Becoming a solicitor


Training Contract

A training contract is the final stage on the path to qualification as a solicitor. You will be a trainee solicitor for two years after you have completed your Legal Practice Course (LPC). Trainee solicitors must gain practical experience in at least three distinct areas of law with a recommended three months in each. You will usually complete four six-month seats in different areas of law, but this will vary with each firm.

The application process is extremely competitive. YLAL has provided some tips on securing a training contract.

Application Forms

  • You need to know where you would like to work before you can start any application forms. Where do you want to work? What type of lawyer do you want to be? Do you have an interest in a particular area? Have you visited any open days?
  • Do not copy and paste. This is a pet hate among recruiters. You need to tailor your application to the firm you are applying for.
  • Make a meaningful application. You can do this by making sure that you read and answer the questions. Each sentence should be important.
  • Do not rush or submit your application close to the deadline. The firm will be able to tell when an application has been submitted.
  • Make sure that you keep a copy of your application. You will want to be able to read through it if you reach the next stage.
  • Proof read your application or ask a family member or friend to check for any mistakes. If you want a mentor to check over any applications for legal aid roles, find out more about our Mentoring Scheme.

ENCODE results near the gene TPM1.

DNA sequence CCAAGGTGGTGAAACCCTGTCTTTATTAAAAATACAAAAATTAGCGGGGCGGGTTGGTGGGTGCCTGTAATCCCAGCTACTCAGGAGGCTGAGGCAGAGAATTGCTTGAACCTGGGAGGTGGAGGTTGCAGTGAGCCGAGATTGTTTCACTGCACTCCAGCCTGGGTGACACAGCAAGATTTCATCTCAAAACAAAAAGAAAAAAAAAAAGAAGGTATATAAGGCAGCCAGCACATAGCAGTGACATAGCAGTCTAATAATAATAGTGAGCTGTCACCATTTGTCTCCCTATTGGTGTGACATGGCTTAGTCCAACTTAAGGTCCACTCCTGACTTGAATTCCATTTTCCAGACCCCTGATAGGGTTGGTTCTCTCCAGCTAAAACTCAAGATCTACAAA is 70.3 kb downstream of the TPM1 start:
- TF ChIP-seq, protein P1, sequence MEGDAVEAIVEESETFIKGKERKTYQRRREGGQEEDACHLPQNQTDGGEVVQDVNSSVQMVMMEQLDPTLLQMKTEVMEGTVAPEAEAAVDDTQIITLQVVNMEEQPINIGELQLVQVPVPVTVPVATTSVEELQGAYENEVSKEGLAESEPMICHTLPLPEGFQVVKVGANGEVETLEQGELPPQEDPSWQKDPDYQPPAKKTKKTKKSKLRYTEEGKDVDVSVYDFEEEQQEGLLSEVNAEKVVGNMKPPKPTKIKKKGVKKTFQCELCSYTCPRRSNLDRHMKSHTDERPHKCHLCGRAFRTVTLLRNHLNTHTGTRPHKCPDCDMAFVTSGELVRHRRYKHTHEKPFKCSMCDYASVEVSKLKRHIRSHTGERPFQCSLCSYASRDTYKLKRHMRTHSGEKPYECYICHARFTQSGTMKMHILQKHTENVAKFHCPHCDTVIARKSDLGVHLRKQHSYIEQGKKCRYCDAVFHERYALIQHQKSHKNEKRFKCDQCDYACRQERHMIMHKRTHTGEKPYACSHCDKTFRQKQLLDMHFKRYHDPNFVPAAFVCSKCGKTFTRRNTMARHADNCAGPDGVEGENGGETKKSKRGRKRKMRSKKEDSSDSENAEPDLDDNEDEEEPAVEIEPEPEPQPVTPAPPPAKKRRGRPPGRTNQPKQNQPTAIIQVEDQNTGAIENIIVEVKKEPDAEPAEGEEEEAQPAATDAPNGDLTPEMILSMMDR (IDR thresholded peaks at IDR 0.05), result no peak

Interviews / Assessment Centres

  • Be prepared. There will be questions about you, your application, the firm, your skills and commercial awareness. You can practice your answers to common questions before hand. For example, they are likely to ask why you would like to work for their firm.
  • Read about current affairs related to law and your proposed areas of work. You can follow our Facebook page and Twitter account to read news articles and stay up to date.
  • Read up on recent cases from the area of law you are interested in. This includes blogs such as Nearly Legal, Pink Tape, The Secret Barrister etc. Check out our Blogs and Podcasts page for ideas.
  • Do not panic. Give yourself a few seconds to prepare an answer. A pause will sound a lot better than rushing to say something you have not thought about. If you still do not understand a question you should ask.